“It created a story where there was none: Now it will show up in search, now it will attract attention. … It’s snowballing now, and it didn’t have to.” – Jay Pinkert
Here’s the question of today: what do you do when your law firm gets a negative online review?
- a. Ignore it.
- b. Sue the anonymous blogger.
- c. Comment on the negative post
- d. Never use a computer again.
After thinking about the question and asking for feedback from my peers, we have decided that (c) is the best answer. The problem with suing the anonymous blogger is that you make a story where there would otherwise be none.
A Dallas law firm recently faced the same dilemma. An anonymous blogger had left negative comments about the firm. Here is what ‘Ben’ wrote:
After doing a little investigation the firm found out that the comments originated from Oregon. Since the Texas firm had never represented anyone from Oregon they deduced that the anonymous blogger was not a former client.
The firm then turned to Google to remove the comment … but by then it was too late. Google is like Hotel California – your comments can never leave. Once Google’s search engine ‘picks you up’ those negative results will still continue to turn up in searches – just ask Rick Santorum. Since the Texas law firm relied on Internet traffic for a large portion of its business, it decided it had no alternative but to sue the anonymous blogger.
However, I read about this story on the law technology news – an outlet for law/technology geeks like myself. By filing a lawsuit, this firm had taken an issue would have gone relatively unnoticed and greatly magnified it.
Here, instead of turning to litigation, the better course of action might have been to write a follow up post to the review and then let the situation die down. Once your firm picks up some more positive reviews, the one negative comment will be overshadowed. You could also seek further facts about why the consumer left the negative review or you could even get creative – offer ‘Ben’ further legal representation at no cost since he was not previously satisfied. That might make the situation better.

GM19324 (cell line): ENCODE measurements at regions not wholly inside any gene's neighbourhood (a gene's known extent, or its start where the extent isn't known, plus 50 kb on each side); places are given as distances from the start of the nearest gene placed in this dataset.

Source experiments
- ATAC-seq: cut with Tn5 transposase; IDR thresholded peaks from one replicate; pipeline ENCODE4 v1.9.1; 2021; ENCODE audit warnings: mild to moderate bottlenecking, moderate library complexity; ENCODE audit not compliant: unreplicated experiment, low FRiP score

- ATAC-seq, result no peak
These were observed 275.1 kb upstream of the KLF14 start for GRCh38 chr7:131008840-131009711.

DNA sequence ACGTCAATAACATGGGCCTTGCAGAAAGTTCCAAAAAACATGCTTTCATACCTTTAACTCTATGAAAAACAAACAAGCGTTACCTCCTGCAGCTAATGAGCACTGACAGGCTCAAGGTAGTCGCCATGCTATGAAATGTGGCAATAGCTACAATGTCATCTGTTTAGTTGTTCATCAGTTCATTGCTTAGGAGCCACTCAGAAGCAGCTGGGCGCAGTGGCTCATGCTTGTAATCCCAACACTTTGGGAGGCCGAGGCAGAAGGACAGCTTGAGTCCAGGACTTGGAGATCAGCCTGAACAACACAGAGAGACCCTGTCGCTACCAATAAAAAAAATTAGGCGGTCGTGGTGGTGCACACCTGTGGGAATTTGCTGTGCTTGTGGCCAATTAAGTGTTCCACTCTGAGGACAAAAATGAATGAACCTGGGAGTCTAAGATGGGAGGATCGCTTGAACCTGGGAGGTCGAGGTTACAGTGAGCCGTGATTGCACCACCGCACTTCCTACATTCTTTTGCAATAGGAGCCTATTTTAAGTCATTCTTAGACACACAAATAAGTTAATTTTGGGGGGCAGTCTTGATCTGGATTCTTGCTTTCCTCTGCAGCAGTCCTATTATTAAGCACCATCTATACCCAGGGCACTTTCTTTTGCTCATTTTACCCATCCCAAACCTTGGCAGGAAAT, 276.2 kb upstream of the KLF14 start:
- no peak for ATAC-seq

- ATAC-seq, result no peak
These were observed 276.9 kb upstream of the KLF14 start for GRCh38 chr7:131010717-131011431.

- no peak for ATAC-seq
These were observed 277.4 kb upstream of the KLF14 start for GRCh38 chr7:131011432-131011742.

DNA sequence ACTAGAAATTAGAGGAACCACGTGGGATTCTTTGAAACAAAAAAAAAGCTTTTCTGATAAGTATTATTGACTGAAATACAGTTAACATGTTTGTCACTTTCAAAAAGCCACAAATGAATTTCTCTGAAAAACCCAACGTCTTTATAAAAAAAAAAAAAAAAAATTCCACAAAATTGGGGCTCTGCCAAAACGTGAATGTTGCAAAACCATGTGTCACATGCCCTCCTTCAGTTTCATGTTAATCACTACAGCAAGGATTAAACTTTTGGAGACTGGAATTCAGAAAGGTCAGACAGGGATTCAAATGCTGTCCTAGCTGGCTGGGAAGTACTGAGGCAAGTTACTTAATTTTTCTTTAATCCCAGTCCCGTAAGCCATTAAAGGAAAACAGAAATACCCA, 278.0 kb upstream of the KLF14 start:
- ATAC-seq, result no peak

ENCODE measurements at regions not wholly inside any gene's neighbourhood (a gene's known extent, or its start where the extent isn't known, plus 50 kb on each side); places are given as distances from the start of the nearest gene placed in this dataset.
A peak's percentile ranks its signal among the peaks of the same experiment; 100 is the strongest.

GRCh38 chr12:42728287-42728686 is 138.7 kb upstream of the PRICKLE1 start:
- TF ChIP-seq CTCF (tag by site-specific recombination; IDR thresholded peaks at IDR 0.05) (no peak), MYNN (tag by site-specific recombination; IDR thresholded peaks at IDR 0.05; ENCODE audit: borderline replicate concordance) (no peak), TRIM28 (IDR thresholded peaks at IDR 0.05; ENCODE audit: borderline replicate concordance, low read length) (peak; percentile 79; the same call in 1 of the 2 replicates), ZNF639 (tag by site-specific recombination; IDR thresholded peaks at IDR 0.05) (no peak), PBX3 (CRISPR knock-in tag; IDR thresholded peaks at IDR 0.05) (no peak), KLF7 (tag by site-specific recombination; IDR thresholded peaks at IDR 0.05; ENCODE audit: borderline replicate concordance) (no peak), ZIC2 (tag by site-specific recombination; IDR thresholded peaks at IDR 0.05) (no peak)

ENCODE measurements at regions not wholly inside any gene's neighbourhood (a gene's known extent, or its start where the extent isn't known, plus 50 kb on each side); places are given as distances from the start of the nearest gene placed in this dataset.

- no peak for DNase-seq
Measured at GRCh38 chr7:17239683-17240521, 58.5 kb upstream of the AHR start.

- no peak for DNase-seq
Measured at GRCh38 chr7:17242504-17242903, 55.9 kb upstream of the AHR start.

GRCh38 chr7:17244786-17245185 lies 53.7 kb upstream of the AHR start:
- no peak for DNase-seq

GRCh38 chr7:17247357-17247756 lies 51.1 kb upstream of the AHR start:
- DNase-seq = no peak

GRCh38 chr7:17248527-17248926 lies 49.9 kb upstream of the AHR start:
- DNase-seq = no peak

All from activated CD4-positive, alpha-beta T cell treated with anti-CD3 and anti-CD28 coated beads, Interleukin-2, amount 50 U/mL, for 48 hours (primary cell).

I think we’ve come to the point now when most of us know about online reviews – and the people that write them. And if a person doesn’t know the difference between an online rant and an intelligible review, then maybe you don’t want to represent that person anyway.
In the age of Avvo.com some attorneys and firms have become obsessed with managing and defending their online reputation. And there’s nothing wrong with that – you should actively monitor what’s being said about you online (Google alerts are a good start).
But when you or your firm get attacked online and it’s time to respond, try to use common sense instead of turning into a lawyer and suing the reviewer. Is the $50,000 really going to make you whole again? The damage has already been done – and it’s probably worse than $50K … and only getting worse the more people hear about the story.
For a link to the complaint, click here.
 Dallas Firm Sues ‘Doe’ Defendant Over Online Review
 Slightly unrelated to the law, but an online of a local hiking trail comes to mind. The online reviewer gave the local San Diego trail one star because it didn’t compare to Yosemite. Well, very few trails do and I can’t get in my car and drive 8 hours to the Sierra Nevada Mountains!